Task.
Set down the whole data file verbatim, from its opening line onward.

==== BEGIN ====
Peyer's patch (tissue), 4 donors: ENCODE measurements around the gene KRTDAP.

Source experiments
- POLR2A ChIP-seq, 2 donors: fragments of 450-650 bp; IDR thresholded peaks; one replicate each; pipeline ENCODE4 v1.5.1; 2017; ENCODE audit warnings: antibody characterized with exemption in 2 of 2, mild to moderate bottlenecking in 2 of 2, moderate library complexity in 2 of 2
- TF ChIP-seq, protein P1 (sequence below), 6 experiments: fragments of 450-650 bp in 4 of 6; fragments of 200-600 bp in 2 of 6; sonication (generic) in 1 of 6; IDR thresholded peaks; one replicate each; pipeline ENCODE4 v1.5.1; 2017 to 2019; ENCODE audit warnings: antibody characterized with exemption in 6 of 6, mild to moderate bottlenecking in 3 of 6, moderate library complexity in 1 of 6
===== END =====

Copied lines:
Peyer's patch (tissue), 4 donors: ENCODE measurements around the gene KRTDAP.

Source experiments
- POLR2A ChIP-seq, 2 donors: fragments of 450-650 bp; IDR thresholded peaks; one replicate each; pipeline ENCODE4 v1.5.1; 2017; ENCODE audit warnings: antibody characterized with exemption in 2 of 2, mild to moderate bottlenecking in 2 of 2, moderate library complexity in 2 of 2
- TF ChIP-seq, protein P1 (sequence below), 6 experiments: fragments of 450-650 bp in 4 of 6; fragments of 200-600 bp in 2 of 6; sonication (generic) in 1 of 6; IDR thresholded peaks; one replicate each; pipeline ENCODE4 v1.5.1; 2017 to 2019; ENCODE audit warnings: antibody characterized with exemption in 6 of 6, mild to moderate bottlenecking in 3 of 6, moderate library complexity in 1 of 6